Mom taught me many things as a child. Don’t interrupt people in conversations. Start with the outermost silverware at fancy restaurants. Beauty and brains can live hand-in-hand in one person. Love is a feeling, but it’s also a choice.

And stories are everywhere.

The bored, teenaged cashier. The old woman with the electric pink guitar. The overly enthusiastic fisherman. They all have a story as unique as they are. Sometimes, we know the story because we know the people, but sometimes we don’t. And that is when the stories get interesting.

Sitting at the mall’s food court, Mom, my brother, and I would carefully watch the people. We would note their gait, their clothes, their companions. Then, we would begin:

“His name is Melton. Melton Sherwood. He’s supposed to meet his wife for lunch, and he’s looking for a last-minute birthday present for her.”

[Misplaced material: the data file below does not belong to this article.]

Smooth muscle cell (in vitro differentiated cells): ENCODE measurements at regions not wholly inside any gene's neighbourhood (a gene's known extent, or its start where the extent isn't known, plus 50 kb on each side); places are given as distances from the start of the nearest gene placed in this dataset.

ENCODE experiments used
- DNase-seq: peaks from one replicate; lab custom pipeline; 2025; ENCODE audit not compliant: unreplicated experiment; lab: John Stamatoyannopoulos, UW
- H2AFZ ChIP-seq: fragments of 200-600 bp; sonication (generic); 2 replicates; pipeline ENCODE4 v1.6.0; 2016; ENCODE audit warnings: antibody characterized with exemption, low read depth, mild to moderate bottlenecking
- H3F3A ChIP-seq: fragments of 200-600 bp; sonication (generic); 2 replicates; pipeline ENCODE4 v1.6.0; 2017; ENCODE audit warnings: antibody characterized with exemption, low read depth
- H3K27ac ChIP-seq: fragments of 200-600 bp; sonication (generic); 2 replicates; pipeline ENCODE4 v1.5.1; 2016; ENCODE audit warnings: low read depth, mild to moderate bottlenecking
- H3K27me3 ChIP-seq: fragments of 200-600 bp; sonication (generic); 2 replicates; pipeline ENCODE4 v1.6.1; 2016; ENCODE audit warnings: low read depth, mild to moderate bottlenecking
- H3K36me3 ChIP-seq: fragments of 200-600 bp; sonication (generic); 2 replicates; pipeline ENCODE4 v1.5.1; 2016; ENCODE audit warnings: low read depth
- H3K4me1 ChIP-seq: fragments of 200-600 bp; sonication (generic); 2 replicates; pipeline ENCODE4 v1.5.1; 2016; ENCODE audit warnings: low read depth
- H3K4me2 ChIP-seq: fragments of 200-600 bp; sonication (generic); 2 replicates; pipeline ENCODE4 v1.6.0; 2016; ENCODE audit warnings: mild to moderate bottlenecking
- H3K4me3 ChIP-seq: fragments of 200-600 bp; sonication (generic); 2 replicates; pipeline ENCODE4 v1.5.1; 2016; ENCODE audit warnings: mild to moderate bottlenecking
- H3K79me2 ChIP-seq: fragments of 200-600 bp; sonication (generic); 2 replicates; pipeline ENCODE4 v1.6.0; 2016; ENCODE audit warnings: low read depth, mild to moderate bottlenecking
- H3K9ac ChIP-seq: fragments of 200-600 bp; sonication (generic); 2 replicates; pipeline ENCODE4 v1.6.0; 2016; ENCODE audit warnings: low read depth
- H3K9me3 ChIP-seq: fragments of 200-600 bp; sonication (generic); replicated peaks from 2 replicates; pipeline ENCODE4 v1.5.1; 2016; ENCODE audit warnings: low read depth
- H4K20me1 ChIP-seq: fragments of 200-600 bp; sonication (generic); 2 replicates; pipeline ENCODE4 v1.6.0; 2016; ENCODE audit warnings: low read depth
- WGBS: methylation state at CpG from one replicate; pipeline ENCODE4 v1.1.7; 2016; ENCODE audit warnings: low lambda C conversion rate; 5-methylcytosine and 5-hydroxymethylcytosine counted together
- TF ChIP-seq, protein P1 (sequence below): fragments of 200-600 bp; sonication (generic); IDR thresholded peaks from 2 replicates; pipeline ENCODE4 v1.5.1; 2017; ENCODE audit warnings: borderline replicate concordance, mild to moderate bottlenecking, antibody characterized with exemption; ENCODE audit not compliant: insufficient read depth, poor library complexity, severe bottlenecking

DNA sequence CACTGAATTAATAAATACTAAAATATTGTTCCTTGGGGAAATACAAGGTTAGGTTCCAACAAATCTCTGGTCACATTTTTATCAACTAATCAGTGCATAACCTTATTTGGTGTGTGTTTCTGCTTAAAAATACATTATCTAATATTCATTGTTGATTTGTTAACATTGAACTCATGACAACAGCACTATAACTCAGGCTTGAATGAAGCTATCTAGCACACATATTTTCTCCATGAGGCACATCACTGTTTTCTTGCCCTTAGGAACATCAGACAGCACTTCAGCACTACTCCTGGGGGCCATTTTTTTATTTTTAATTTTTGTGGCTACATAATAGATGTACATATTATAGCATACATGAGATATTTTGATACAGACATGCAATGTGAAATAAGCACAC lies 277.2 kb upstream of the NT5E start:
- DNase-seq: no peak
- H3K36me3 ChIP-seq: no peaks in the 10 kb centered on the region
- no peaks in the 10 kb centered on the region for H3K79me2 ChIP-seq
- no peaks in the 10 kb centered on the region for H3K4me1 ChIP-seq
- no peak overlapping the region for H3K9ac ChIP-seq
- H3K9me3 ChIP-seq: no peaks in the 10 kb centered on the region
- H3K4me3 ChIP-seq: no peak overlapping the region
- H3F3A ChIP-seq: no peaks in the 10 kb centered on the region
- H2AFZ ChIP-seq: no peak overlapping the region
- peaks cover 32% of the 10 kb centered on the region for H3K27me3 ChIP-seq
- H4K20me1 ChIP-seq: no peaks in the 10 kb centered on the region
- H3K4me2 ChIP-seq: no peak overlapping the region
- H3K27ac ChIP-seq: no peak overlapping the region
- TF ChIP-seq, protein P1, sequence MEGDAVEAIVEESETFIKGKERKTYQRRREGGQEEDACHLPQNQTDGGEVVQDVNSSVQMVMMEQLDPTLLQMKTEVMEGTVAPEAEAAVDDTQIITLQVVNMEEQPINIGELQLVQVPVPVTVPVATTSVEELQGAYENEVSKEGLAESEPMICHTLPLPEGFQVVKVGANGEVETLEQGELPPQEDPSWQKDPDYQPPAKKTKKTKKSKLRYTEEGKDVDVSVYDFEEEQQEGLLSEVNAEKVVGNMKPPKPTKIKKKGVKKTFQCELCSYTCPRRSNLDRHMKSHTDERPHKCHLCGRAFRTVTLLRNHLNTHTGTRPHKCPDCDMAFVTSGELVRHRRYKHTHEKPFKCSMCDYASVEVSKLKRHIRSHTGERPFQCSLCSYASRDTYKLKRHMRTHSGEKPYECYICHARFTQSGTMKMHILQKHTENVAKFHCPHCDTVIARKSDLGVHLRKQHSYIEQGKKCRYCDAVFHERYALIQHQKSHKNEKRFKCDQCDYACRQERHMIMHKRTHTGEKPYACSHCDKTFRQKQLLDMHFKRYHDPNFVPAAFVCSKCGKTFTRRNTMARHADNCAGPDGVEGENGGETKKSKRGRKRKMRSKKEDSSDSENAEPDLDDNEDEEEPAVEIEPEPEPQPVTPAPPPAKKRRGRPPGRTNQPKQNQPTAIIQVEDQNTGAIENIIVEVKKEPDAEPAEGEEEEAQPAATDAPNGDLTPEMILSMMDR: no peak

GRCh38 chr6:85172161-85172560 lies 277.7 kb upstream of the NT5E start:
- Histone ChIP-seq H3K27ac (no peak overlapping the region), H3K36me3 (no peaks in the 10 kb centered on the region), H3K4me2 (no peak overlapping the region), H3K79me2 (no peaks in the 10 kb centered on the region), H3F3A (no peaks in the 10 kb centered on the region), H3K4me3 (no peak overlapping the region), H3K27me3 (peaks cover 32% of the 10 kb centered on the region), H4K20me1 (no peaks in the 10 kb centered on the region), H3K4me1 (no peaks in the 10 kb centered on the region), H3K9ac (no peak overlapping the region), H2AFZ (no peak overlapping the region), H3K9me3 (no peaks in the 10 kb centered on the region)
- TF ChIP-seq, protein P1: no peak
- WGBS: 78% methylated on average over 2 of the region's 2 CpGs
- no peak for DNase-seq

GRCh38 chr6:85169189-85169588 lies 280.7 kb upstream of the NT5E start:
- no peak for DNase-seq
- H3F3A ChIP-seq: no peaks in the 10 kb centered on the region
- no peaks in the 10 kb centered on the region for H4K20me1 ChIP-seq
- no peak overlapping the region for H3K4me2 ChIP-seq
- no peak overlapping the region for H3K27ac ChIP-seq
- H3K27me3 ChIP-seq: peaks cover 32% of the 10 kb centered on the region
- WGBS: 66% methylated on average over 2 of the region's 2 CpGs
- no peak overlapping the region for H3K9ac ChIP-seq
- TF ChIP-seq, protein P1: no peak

“And he wasn’t able to buy one earlier,” one of us would continue, “because he left his wallet.”

“On the bus.”

“And he left his cell phone too.”

“No, it fell on the pavement and broke.”

“And then a car ran over it.”

And thus it would continue. His unkempt hair, his hurried pace, his frantic search for a store added to the story. Even long after he left, we speculated about his fate. If he were intriguing enough, he would end up in my notebook, filled with people and ideas.

When we were younger, Mom mostly made up the stories, and my brother and I would only add very minute details. But as we’ve grown older, the stories have grown more intricate. We notice more details. We read into the subtleties of expressions.

A strange habit, perhaps, but I would dare say it made us more intuitively in touch with others’ emotions. We notice the details others miss. We see the world instead of dispassionately passing through it. We are curious.

And, if nothing else, it brought us together and provided good practice for storytelling.

And gave some people a deserved happily ever after.


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